This study shows that SAB is an important cause of morbidity and mortality in northeast Thailand. The all-cause and S. aureus
-attributable mortality rates in our study, 52% and 44% respectively, are considerably higher than mortality rates for SAB reported from temperate industrialised countries 
. A study of SAB conducted in the USA by Fowler et al 
found an all-cause and attributable mortality of 22% (157/724) and 12% (86/724), respectively, but this excluded deaths that occurred before culture results were available. The addition of these cases would have given an all-cause and S. aureus
-attributable mortality rate of 33% and 23%, respectively. Published studies of all-cause bacteraemia in Asia have identified S. aureus
as a major cause of bacteraemia, accounting for both community-acquired and hospital-acquired disease 
. If our data showing that S. aureus
accounts for 1% of all in-patient deaths is representative of this populous region (half the world's population lives within 2000 miles of northeast Thailand), then S. aureus
would be a major contributor to preventable mortality worldwide. To our knowledge this is the first published prospective study to focus on SAB in tropical Asia. This is noteworthy because papers describing all-cause bacteraemia in Asia rarely give details by causative organism, resulting in an under-appreciation of the morbidity and mortality burden due to S. aureus
in the tropics. Sappasithiprasong Hospital is the regional hospital for the province with referrals from clinics and hospitals in the province, but also provides primary care services to a large local population so accurate estimates of disease incidence were not possible.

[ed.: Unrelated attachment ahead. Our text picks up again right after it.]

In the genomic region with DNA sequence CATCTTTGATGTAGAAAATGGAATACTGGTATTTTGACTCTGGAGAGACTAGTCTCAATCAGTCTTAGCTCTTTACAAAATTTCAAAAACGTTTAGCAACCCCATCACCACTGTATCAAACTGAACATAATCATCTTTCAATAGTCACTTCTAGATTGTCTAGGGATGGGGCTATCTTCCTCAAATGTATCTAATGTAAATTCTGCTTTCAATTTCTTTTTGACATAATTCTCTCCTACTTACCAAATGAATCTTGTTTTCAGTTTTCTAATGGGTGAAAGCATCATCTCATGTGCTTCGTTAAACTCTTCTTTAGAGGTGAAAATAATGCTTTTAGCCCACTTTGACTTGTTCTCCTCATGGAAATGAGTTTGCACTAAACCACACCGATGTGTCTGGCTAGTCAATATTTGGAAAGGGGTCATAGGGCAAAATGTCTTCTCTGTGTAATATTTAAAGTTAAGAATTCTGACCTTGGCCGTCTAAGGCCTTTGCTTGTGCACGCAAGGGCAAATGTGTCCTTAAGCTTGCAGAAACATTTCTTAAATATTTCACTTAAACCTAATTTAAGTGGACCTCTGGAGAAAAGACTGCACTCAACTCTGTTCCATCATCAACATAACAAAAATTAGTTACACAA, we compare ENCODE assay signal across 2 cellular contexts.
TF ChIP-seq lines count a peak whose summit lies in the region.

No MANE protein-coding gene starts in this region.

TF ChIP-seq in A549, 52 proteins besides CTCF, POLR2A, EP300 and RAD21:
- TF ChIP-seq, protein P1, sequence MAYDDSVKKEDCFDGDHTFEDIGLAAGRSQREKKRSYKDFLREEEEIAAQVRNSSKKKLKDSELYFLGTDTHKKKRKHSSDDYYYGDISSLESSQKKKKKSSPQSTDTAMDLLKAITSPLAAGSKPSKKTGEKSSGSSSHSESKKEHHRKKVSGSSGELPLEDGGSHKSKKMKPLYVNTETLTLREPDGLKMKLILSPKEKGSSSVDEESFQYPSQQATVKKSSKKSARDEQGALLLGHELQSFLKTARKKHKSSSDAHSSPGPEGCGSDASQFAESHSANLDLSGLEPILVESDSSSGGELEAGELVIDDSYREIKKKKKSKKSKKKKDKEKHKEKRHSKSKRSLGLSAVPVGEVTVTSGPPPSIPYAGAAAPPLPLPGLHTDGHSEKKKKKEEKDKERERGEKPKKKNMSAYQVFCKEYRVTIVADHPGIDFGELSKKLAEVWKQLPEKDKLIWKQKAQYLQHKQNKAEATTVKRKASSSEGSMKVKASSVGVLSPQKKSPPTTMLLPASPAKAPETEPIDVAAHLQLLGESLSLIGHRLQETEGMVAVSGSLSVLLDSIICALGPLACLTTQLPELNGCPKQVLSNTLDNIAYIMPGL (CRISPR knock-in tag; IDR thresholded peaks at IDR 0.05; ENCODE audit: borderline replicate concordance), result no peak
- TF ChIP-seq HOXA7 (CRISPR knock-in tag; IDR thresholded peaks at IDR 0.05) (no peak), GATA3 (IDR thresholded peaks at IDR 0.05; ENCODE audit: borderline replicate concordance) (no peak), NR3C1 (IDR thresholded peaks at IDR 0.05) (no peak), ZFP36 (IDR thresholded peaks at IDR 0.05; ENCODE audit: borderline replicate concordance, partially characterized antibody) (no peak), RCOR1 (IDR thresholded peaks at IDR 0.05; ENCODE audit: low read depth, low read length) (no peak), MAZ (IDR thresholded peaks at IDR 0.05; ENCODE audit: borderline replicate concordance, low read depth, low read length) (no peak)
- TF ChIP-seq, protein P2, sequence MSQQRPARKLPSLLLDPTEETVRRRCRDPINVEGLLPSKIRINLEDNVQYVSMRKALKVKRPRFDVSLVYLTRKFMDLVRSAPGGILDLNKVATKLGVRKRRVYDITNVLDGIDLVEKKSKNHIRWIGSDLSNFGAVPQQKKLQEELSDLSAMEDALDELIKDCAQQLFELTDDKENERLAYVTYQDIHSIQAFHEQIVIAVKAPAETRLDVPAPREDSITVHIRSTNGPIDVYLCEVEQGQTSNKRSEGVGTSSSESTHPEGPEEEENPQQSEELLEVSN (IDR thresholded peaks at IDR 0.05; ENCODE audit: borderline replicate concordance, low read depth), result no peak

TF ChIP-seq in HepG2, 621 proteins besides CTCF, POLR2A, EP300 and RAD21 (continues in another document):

In our study, SAB was most common at the extremes of age, a similar pattern to that described in a temperate industrialised country 
. Among the 17 patients under 1 year of age, 16 (94%) had hospital-acquired infections and nearly a third (29%) were premature or very low birth weight babies. This suggests the particular vulnerability to acquiring nosocomial SAB of children less than 1 year of age requiring multiple interventions and prolonged stays in hospital. A higher incidence in those aged under 1 year and the predominance of nosocomial infections in this age group has been described in Denmark 
. The increase in numbers of cases and mortality with age also mirror the rise in co-morbidities with age, as noted in Denmark 
The broad range of clinical manifestations seen in patients with SAB in industrialised countries was observed in this series. Our findings suggest that the burden of S. aureus